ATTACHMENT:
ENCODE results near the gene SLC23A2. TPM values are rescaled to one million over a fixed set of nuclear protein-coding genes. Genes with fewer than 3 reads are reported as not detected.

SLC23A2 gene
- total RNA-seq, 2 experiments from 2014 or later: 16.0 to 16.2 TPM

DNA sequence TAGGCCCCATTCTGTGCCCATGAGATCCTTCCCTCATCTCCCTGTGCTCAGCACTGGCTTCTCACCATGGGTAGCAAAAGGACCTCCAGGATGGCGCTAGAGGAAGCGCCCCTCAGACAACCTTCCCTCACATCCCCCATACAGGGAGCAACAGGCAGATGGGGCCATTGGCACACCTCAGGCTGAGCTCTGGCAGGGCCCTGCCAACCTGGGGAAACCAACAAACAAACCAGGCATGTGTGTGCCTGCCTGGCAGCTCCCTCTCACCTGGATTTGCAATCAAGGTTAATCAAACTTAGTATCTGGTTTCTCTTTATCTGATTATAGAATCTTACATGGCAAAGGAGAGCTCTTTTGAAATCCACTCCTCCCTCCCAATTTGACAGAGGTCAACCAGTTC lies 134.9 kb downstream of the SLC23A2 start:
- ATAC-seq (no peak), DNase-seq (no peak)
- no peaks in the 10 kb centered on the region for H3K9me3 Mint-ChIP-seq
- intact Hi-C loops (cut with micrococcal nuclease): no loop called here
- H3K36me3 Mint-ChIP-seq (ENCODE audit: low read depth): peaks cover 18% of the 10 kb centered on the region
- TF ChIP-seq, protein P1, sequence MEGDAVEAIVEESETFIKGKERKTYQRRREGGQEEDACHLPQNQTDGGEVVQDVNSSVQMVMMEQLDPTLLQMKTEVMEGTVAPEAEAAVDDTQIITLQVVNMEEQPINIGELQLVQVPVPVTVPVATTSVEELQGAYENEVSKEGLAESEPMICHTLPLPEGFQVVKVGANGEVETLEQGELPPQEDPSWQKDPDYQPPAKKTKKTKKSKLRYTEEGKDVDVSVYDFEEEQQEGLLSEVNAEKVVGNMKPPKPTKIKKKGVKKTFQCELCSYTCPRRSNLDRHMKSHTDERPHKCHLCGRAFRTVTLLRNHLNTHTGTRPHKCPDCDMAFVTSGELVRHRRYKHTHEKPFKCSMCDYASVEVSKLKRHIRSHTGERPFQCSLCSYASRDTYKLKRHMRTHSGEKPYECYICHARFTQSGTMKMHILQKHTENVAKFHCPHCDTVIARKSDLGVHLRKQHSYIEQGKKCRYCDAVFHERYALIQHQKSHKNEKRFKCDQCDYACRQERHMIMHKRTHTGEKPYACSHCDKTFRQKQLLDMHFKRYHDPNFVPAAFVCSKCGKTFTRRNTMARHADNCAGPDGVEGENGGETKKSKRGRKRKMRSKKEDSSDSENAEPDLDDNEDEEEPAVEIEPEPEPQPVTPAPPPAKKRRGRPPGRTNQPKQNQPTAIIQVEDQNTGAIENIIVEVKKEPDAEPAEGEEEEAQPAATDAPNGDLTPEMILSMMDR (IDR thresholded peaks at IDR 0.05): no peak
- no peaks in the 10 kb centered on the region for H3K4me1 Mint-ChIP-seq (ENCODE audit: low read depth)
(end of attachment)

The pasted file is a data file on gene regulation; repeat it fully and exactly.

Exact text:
ENCODE results near the gene SLC23A2. TPM values are rescaled to one million over a fixed set of nuclear protein-coding genes. Genes with fewer than 3 reads are reported as not detected.

SLC23A2 gene
- total RNA-seq, 2 experiments from 2014 or later: 16.0 to 16.2 TPM

DNA sequence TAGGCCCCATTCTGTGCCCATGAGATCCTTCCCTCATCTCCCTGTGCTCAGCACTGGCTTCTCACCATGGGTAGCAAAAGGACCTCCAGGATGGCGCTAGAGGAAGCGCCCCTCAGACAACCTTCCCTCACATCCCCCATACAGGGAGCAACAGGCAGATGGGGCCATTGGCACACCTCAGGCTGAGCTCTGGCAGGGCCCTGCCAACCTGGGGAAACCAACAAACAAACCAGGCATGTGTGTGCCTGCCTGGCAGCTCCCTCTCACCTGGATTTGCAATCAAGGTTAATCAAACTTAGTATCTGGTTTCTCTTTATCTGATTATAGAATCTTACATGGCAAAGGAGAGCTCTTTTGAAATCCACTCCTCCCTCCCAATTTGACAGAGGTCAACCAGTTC lies 134.9 kb downstream of the SLC23A2 start:
- ATAC-seq (no peak), DNase-seq (no peak)
- no peaks in the 10 kb centered on the region for H3K9me3 Mint-ChIP-seq
- intact Hi-C loops (cut with micrococcal nuclease): no loop called here
- H3K36me3 Mint-ChIP-seq (ENCODE audit: low read depth): peaks cover 18% of the 10 kb centered on the region
- TF ChIP-seq, protein P1, sequence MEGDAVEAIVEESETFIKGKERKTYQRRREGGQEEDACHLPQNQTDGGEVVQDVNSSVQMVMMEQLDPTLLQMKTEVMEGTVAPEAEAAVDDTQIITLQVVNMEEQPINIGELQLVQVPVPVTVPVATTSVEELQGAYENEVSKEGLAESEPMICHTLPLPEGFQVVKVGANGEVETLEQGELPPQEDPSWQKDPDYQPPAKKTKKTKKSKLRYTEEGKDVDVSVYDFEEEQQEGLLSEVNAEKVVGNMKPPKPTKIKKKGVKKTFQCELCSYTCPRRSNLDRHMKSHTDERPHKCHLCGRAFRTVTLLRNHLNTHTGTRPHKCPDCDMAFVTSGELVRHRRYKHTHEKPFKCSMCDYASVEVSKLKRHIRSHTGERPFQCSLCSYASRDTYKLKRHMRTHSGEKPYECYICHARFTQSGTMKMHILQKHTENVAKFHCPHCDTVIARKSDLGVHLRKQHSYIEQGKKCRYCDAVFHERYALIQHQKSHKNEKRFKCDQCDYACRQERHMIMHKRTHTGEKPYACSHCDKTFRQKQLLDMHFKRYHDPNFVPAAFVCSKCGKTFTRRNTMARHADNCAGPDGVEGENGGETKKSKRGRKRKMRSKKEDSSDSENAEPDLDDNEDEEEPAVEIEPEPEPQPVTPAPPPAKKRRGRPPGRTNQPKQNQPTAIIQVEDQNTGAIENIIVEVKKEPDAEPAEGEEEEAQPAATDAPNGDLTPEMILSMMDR (IDR thresholded peaks at IDR 0.05): no peak
- no peaks in the 10 kb centered on the region for H3K4me1 Mint-ChIP-seq (ENCODE audit: low read depth)